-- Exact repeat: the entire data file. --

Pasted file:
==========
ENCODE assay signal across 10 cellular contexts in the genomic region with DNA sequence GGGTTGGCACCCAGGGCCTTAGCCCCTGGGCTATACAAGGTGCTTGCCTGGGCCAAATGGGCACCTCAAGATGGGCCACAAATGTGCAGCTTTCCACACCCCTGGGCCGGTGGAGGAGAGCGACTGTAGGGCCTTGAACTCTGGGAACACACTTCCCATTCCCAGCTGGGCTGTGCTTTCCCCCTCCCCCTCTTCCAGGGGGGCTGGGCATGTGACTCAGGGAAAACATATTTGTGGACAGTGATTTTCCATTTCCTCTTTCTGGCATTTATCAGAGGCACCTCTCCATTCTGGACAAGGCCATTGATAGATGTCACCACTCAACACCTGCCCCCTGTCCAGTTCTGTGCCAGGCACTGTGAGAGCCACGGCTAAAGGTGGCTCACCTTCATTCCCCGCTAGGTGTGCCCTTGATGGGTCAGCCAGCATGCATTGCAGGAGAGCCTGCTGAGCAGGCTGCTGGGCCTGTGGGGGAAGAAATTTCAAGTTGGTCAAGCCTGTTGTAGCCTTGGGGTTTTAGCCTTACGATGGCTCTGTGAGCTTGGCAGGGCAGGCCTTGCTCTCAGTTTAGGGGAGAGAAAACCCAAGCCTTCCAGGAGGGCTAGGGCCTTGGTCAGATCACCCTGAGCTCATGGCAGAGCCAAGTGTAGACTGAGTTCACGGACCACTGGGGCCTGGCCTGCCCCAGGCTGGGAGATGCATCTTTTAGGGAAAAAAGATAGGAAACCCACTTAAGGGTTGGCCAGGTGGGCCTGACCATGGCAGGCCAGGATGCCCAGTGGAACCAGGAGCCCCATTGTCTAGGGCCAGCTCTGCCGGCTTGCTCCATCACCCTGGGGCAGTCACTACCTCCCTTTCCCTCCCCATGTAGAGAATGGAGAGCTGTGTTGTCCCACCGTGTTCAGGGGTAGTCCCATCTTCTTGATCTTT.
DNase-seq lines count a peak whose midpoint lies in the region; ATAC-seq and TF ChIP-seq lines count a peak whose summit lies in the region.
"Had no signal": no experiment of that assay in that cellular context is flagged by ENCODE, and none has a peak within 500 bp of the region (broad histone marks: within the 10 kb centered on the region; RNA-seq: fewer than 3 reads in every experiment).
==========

ENCODE assay signal across 10 cellular contexts in the genomic region with DNA sequence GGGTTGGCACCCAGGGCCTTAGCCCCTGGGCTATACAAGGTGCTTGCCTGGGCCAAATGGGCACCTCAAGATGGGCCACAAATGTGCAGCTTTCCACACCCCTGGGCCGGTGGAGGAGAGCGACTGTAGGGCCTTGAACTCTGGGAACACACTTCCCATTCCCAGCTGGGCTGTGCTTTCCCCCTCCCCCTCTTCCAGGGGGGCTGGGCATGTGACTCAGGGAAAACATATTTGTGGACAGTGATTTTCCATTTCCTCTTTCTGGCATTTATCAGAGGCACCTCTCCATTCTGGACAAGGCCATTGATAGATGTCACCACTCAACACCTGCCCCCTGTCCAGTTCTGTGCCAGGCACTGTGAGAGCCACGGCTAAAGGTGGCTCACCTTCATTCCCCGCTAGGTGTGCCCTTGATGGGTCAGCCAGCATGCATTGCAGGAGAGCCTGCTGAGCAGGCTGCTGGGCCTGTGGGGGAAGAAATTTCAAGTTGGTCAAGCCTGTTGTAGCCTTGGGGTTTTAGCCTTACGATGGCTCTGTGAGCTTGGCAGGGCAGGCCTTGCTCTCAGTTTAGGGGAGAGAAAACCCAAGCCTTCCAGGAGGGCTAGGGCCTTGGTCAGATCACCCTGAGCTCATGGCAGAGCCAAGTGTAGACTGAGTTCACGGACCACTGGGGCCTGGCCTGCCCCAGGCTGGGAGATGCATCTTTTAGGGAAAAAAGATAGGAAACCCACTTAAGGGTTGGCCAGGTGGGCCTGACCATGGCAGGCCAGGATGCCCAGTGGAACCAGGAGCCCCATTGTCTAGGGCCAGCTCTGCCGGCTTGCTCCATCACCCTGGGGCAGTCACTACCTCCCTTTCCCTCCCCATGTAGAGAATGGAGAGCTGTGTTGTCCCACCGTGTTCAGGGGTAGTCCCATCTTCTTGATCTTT.
DNase-seq lines count a peak whose midpoint lies in the region; ATAC-seq and TF ChIP-seq lines count a peak whose summit lies in the region.
"Had no signal": no experiment of that assay in that cellular context is flagged by ENCODE, and none has a peak within 500 bp of the region (broad histone marks: within the 10 kb centered on the region; RNA-seq: fewer than 3 reads in every experiment).